The initial susceptibility testing was performed using disk diffusion. An inoculum with a 0.5 McFarland standard was prepared and swabbed in three different directions on Mueller-Hinton agar supplemented with 5% sheep blood. The isolate was susceptible to penicillin (10 U), erythromycin (15 μg), vancomycin (30 μg), ciprofloxacin (5 μg), ceftriaxone (30 μg), and tetracycline (30 μg), using Clinical Laboratory Standards Institute (CLSI) interpretive criteria set for Staphylococcus spp. (5, 7). An Etest was initially performed on Mueller-Hinton agar with 5% sheep blood and showed a penicillin MIC of 0.06 μg/ml. Broth microdilution was performed subsequently by our reference laboratory according to the CLSI method (5) and showed a penicillin MIC of 0.12 mg/liter, vancomycin MIC of 0.5 mg/liter, erythromycin MIC of 0.016 mg/liter, and gentamicin MIC of 0.06 mg/liter. These are all within susceptible ranges.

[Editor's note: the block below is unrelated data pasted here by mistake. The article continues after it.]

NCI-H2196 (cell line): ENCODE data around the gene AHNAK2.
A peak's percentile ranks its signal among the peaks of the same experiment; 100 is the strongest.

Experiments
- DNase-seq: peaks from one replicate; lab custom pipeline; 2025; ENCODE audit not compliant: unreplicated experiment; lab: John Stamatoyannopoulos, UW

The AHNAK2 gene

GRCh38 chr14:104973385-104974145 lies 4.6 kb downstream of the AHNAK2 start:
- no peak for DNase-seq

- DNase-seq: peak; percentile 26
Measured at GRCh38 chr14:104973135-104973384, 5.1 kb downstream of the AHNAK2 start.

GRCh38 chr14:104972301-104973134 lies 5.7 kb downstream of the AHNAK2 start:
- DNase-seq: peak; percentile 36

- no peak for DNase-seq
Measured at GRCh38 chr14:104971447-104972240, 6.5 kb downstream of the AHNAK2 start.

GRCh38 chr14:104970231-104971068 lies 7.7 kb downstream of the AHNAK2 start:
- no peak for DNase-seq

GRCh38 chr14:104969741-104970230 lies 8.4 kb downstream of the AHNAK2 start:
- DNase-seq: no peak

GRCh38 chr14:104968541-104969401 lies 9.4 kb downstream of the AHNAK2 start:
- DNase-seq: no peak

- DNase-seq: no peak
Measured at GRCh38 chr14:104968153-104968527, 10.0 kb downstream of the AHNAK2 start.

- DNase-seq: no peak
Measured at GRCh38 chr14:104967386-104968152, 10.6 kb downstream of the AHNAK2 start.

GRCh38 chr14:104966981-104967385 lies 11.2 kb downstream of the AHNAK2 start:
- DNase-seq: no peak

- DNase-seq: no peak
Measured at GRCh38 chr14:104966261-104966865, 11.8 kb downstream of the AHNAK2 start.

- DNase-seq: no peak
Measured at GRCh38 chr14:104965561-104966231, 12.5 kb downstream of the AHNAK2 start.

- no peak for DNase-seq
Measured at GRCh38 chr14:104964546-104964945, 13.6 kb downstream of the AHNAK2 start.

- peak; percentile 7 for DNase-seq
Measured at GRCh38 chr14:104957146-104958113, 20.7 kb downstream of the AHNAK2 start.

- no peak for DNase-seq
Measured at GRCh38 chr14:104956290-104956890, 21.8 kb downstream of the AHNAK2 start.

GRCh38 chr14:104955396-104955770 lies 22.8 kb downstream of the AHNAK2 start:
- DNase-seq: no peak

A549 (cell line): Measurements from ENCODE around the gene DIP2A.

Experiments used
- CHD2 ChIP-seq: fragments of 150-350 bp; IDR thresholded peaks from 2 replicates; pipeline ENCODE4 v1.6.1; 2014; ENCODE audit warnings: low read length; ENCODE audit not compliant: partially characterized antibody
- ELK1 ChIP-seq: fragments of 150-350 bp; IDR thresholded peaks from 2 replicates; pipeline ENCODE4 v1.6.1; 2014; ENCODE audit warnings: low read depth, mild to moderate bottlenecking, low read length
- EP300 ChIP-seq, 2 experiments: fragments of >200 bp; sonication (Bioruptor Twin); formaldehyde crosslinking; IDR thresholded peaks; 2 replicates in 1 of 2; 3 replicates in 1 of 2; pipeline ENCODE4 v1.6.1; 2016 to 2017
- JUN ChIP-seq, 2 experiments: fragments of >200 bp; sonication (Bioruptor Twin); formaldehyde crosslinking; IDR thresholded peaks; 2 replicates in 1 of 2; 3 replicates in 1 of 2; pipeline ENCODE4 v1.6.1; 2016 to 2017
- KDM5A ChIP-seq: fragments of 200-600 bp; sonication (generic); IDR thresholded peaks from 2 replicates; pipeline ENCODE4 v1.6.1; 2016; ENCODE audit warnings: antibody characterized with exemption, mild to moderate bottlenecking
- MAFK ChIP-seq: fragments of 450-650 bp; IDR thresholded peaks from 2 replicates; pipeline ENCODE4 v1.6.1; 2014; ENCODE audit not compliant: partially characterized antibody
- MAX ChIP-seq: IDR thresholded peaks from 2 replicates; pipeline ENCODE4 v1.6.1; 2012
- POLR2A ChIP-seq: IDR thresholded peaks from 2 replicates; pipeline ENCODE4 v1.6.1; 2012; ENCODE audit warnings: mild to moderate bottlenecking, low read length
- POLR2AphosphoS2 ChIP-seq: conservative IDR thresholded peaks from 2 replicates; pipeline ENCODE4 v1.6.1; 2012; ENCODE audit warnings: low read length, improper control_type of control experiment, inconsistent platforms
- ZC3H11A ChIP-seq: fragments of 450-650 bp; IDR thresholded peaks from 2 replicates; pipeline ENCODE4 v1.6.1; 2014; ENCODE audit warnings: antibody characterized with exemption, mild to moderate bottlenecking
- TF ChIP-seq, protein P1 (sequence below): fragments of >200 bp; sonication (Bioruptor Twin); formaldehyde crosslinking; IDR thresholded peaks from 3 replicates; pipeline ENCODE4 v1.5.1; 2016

Corynebacterium accolens (previously CDC Corynebacterium group G-1) was first described by Neubauer et al. in 1991 (7, 11). It is a Gram-positive bacillus considered to be an inhabitant of the upper respiratory tract. It has been isolated from human clinical specimens from sites including wound drainage, endocervix, sputum, throat swab, breast abscess, and valvular vegetations (1, 4, 7, 8, 11). It has also been isolated from cases of sepsis, otitis media, keratoconjunctivitis, sinusitis maxillaris, and meningitis (4, 11).